"He restores my soul." That short phrase in Psalm 23:3 is powerful. What does it mean to have our soul restored? Is the psalmist speaking of sinners who need to be restored to a right relationship with God, or is he referring to Christians who sin and need to return to a proper state? Could it be a little of both?
When it comes to having our souls restored, there is a great need for repentance. This is necessary for salvation and involves a purposeful decision and an act of our will. We have to willingly turn from sin and turn to Jesus if we desire to be forgiven of our sin (see John 1:12; Acts 3:19; Acts 17:30). It involves a change of our heart, mind, direction and goals. And it's more than a one-time act. It's an attitude for a lifetime.
Restitution is also necessary to experience soul restoration. It's a "facing what I've done wrong" plus a desire to make things right. It's a desire to follow Jesus all the way and influences our relationships. In Luke 19, the tax-collector Zaccheus acknowledged that he defrauded his fellow countrymen in his work for the Roman government. But he went further. He repaid everyone four times over what he had stolen from them. That's making things right!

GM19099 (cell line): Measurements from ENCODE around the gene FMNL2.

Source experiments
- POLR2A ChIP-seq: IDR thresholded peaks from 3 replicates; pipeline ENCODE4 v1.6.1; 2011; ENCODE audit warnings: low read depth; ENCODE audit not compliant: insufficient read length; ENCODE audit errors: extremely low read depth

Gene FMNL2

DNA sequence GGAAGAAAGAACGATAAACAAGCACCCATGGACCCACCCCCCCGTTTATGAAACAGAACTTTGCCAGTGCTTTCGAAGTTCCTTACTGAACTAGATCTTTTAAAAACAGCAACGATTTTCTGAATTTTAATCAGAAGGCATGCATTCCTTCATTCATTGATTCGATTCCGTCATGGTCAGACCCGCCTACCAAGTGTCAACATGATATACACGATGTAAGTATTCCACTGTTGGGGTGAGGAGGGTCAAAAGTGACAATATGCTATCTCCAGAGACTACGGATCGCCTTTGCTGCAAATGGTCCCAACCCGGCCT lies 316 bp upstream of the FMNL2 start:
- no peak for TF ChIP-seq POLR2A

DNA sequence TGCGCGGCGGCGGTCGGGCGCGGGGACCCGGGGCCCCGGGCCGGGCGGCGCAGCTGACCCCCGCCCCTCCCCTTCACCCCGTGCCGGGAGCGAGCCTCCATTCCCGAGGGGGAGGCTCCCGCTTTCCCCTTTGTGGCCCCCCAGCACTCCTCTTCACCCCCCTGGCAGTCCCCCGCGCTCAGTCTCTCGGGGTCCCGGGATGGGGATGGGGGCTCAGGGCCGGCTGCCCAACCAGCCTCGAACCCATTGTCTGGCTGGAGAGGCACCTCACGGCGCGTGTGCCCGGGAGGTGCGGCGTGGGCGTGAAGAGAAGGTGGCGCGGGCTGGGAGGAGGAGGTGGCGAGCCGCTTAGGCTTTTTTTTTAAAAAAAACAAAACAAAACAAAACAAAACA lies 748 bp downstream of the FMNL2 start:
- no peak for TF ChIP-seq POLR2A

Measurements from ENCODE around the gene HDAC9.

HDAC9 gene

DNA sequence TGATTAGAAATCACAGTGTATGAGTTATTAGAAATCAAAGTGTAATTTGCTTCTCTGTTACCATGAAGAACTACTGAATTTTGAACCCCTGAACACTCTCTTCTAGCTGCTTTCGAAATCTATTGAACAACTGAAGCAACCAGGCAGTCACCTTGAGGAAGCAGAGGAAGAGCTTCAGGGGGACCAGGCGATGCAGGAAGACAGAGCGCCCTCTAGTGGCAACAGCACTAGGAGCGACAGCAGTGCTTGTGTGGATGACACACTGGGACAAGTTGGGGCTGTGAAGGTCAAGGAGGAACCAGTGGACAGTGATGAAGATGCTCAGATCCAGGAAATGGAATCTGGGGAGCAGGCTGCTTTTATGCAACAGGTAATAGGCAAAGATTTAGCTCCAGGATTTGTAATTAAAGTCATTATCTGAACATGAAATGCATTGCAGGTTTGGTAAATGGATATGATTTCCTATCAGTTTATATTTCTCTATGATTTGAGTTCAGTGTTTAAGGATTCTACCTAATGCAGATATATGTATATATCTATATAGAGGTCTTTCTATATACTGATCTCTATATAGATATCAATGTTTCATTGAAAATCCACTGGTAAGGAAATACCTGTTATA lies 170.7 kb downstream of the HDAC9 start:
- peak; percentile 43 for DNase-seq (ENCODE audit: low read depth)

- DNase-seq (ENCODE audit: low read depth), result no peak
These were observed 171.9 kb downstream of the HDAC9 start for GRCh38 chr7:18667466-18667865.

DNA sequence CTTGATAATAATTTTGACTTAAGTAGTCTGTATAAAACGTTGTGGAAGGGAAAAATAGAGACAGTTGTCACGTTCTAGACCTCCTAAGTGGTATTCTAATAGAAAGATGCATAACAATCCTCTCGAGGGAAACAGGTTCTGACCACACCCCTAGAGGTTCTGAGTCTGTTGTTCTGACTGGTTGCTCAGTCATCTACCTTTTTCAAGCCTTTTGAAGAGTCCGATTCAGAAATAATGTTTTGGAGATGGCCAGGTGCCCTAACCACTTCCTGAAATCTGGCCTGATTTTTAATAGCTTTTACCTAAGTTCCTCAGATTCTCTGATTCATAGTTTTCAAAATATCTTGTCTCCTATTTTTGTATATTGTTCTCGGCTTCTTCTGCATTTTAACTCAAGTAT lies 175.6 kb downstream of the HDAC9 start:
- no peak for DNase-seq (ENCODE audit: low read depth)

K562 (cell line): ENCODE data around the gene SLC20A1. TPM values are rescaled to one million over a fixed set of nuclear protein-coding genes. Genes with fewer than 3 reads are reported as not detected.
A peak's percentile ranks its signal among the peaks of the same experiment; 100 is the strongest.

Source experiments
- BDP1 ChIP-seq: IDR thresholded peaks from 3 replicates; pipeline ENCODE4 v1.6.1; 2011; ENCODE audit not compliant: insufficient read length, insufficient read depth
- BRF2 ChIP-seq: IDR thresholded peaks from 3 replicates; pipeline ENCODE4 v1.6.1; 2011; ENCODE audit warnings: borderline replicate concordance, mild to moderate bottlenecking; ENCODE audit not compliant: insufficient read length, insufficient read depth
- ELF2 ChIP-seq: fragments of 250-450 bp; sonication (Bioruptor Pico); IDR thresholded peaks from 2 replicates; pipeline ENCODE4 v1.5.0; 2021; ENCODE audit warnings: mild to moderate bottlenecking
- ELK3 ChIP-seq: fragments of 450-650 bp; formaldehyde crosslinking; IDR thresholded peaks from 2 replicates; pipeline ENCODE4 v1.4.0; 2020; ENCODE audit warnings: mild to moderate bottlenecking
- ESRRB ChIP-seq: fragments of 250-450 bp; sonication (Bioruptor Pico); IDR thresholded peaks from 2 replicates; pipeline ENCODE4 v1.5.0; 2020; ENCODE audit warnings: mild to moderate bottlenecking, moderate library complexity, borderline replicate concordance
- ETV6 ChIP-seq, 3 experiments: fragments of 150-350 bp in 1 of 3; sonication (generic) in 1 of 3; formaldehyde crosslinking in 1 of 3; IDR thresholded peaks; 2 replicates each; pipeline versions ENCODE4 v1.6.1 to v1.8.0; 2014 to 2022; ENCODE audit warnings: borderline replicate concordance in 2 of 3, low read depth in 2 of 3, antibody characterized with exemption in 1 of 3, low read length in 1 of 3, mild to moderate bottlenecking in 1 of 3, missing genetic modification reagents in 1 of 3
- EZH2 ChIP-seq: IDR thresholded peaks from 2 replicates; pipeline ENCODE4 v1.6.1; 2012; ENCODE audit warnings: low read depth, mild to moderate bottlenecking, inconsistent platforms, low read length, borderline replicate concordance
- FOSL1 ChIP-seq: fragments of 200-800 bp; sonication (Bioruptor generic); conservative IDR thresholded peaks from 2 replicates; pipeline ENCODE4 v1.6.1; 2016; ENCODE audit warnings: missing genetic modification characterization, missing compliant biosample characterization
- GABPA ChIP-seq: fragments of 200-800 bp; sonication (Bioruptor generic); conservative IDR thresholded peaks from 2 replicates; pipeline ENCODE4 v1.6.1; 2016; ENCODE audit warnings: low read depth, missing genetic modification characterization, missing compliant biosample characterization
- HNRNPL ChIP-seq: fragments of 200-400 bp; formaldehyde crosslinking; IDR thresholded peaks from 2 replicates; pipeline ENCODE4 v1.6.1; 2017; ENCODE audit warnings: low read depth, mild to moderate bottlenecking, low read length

Then there is restoration. To restore means to repair; to make usable; to make complete; to make better than before. This refers to our relationships within the Body of Christ, His Church. We are to be reconciled to those with whom we are at odds. Jesus' teaching on the subject makes it clear that we are not to wait for others to come to us and apologize. We are to take the initiative and seek healing in the relationship. For instructions on how we are to do this, see Matthew 5:23-24, 18:15-18, and Galatians 6:1-3. When true restoration takes place, that which was once broken is made stronger.
Soul restoration is more than a make-over. It's a total change in every area of our lives. It's something to think about.